We were deeply disappointed with Steven Fink's review of "Waiting for Disaster: Earthquake Watch in California" (The Book Review, July 20), which is clearly based on a perfunctory and superficial reading of the book. Fink seizes on only a few of the book's points--not even especially significant ones--while ignoring most of the more important findings.
Fink writes that the authors are reluctant to interpret their data, but there are interpretations of the data throughout the book, and many of the findings have important policy implications for California.
Fink makes no mention of the book's findings: that Californians do not take most earthquake warnings seriously; that many people think their neighborhood will be excluded from earthquake damage; that the vast majority of people have not taken earthquake precautions; that many people believe in "earthquake weather" and other folklore; and that most people think government officials are taking appropriate steps in preparation for an earthquake (with the exception of the black population, which, the study showed, is much more skeptical about the ability of government to help).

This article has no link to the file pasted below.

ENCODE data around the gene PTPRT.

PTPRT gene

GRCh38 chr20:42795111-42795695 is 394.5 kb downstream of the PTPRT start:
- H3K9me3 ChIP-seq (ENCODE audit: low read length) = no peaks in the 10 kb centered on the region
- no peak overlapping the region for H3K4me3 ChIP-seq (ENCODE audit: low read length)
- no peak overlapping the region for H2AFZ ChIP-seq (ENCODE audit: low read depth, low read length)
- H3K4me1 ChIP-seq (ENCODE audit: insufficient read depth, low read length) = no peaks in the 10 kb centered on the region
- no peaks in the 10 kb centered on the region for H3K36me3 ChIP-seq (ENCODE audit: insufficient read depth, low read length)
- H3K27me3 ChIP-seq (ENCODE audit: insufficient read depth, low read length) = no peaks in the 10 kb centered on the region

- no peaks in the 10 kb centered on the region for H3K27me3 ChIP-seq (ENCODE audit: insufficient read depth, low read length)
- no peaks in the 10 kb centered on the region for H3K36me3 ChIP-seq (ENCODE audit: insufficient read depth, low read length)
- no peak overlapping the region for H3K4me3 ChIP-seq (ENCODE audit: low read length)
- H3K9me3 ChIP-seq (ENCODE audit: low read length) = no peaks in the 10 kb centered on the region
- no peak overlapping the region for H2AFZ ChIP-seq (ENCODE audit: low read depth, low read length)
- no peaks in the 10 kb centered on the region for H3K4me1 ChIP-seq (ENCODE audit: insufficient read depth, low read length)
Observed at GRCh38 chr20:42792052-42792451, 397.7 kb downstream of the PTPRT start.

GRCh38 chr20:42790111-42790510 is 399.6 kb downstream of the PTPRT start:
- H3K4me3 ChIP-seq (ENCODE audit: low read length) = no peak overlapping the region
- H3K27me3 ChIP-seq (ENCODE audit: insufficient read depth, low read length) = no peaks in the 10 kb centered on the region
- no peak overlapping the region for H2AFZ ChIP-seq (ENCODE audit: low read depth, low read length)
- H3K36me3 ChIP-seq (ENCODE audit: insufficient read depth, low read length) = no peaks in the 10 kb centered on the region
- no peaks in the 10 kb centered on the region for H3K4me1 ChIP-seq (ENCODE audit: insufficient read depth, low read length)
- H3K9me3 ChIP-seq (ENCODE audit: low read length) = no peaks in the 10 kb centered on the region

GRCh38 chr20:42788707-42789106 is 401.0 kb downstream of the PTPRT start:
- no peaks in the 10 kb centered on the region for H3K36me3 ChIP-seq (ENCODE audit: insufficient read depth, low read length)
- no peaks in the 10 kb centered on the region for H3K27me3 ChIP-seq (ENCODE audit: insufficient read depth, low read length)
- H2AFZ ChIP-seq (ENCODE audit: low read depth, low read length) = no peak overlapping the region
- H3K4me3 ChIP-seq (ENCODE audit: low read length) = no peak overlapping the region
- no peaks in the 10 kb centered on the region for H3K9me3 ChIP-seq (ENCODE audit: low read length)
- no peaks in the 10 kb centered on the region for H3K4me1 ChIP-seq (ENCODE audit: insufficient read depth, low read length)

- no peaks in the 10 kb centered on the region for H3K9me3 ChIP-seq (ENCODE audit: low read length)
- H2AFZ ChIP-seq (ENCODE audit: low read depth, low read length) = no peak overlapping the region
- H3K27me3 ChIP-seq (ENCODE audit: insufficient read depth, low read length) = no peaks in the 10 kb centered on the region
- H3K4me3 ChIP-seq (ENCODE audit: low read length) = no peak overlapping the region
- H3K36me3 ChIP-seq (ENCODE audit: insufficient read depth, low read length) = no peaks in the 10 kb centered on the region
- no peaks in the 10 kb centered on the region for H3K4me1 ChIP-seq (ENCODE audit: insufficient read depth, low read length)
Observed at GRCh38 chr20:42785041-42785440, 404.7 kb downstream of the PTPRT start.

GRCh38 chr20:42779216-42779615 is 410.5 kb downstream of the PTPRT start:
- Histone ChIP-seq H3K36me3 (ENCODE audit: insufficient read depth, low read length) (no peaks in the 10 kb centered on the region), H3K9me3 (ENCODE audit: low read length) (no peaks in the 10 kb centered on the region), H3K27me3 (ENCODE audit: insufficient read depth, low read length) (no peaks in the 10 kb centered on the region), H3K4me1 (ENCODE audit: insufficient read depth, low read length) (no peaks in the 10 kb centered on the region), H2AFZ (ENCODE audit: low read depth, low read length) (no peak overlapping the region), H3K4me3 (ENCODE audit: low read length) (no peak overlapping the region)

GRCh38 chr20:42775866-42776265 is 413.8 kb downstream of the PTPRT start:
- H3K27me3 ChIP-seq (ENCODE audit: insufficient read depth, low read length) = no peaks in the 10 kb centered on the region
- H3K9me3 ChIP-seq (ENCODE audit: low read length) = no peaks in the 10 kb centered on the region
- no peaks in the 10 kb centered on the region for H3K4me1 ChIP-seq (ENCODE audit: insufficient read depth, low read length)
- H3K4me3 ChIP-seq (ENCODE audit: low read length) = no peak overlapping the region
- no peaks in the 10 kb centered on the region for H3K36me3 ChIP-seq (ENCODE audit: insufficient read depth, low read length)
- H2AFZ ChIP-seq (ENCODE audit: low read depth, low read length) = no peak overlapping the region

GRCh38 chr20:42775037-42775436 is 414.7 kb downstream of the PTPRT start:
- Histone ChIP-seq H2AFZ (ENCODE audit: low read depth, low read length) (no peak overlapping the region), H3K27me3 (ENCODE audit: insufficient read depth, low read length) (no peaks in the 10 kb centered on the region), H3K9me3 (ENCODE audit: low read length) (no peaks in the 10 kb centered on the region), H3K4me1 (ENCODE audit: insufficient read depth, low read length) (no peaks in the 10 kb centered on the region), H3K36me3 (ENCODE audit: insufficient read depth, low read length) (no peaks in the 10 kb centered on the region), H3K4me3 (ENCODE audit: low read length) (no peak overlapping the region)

Fink says the authors are reluctant to make helpful recommendations. In fact, there are many such recommendations in the book. Of course, it can also be argued that scholars should not try to play God and tell policy makers what they should do. If scholars can identify findings with significant policy implications, they have played an important role. Policy makers can then use those findings as a basis for making their decisions.
UCLA College of Letters